Recent progress revealed the complexity of RNA processing and its association to human disorders. Here, we unveil a new facet of this complexity. Complete loss of function of the ubiquitous splicing factor SFPQ affects zebrafish motoneuron differentiation cell autonomously. In addition to its nuclear localization, the protein unexpectedly localizes to motor axons. The cytosolic version of SFPQ abolishes motor axonal defects, rescuing key transcripts, and restores motility in the paralyzed sfpq null mutants, indicating a non-nuclear processing role in motor axons. Novel variants affecting the conserved coiled-coil domain, so far exclusively found in fALS exomes, specifically affect the ability of SFPQ to localize in axons. They broadly rescue morphology and motility in the zebrafish mutant, but alter motor axon morphology, demonstrating functional requirement for axonal SFPQ. Altogether, we uncover the axonal function of the splicing factor SFPQ in motor development and highlight the importance of the coiled-coil domain in this process.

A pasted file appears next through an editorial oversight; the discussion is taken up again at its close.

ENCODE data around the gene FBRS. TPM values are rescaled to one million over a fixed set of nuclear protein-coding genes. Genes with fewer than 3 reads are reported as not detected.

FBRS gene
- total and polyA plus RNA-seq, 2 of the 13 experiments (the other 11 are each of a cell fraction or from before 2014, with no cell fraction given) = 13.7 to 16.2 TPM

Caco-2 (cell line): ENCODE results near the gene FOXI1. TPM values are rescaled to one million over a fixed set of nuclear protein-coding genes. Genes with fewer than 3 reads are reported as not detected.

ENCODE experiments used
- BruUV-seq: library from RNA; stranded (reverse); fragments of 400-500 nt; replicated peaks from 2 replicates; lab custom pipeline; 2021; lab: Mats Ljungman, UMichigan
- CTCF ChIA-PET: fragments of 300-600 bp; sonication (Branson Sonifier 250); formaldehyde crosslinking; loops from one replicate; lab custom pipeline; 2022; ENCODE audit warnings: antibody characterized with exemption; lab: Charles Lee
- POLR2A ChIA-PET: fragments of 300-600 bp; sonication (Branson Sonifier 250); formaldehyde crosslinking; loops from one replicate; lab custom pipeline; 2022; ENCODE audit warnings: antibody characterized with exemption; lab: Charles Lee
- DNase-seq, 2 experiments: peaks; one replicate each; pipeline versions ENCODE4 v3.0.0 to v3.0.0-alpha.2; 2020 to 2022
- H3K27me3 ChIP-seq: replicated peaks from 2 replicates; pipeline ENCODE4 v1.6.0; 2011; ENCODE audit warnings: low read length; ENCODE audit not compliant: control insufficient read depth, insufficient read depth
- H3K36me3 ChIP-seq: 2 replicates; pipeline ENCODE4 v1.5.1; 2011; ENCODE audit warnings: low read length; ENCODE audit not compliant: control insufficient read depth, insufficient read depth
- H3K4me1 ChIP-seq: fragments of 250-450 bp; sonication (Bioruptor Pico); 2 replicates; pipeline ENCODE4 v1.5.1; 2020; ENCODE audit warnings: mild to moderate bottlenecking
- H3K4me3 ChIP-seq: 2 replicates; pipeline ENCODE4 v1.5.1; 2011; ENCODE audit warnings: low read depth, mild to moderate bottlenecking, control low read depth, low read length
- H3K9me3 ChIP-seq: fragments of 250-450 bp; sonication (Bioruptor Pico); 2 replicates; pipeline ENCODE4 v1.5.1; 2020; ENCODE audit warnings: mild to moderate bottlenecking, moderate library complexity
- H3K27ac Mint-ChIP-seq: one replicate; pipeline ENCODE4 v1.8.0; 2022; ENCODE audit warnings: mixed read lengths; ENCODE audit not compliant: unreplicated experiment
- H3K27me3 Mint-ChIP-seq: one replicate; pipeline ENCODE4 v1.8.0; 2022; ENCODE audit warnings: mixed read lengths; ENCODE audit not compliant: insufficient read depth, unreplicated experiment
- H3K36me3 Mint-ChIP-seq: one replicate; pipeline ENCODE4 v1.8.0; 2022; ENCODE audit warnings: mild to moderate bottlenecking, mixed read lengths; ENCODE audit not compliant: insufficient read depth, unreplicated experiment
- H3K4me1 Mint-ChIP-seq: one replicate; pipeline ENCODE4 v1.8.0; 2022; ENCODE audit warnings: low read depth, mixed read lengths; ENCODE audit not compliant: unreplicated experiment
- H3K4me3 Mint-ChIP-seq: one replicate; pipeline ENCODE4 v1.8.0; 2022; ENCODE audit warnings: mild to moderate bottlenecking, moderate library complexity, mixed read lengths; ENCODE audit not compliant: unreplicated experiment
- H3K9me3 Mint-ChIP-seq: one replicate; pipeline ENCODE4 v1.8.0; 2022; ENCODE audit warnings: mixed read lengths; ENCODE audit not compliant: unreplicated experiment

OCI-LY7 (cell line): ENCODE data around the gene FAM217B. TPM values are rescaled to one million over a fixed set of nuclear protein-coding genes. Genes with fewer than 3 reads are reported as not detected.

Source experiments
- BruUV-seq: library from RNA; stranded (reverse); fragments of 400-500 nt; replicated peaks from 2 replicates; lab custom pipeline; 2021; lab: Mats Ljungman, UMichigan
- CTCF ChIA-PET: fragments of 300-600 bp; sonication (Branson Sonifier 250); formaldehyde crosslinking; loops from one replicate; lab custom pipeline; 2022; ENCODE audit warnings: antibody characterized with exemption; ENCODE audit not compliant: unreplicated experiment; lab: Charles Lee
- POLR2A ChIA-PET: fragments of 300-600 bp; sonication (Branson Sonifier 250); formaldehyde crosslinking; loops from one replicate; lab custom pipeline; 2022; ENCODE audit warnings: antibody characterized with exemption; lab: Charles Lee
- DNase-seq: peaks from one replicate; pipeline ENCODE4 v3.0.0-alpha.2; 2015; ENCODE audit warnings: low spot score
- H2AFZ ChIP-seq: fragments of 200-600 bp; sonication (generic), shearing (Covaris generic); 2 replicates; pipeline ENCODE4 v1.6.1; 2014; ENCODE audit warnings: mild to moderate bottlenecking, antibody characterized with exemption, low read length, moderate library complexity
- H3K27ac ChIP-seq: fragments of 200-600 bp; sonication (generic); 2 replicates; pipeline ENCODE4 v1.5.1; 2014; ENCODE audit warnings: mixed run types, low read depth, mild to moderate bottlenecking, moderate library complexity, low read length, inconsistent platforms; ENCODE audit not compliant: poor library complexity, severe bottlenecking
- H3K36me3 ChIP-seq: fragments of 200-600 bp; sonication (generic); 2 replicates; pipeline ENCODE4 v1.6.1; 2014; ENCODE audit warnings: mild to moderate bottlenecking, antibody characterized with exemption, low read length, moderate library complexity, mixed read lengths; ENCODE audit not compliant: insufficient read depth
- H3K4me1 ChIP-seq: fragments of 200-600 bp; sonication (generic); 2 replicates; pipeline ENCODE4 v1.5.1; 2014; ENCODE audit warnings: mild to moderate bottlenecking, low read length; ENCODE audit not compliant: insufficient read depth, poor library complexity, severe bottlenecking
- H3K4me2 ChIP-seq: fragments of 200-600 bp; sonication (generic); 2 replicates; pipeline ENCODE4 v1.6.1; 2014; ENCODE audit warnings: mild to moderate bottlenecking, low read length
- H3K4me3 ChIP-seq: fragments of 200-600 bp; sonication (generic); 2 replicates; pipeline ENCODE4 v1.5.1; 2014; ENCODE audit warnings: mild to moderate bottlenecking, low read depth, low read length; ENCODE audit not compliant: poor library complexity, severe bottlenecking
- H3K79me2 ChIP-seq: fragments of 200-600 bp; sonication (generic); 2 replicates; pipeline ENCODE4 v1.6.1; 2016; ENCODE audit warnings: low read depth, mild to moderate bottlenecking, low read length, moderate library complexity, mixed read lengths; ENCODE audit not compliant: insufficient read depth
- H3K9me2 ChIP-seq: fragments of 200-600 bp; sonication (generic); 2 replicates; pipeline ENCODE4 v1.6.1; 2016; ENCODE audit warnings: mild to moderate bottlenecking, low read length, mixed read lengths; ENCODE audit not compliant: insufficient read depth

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Erratum: (Neuron 94, 322–336; April 19, 2017) As a result of an author oversight in the originally published version of this article, the first name of author Kelly L. Williams was written as “Katherine.” This error has now been corrected in the article online. The authors apologize for the error.
- amyotrophic lateral sclerosis
- central nervous system
- motor neurons
- RNA processing
- RNA-binding protein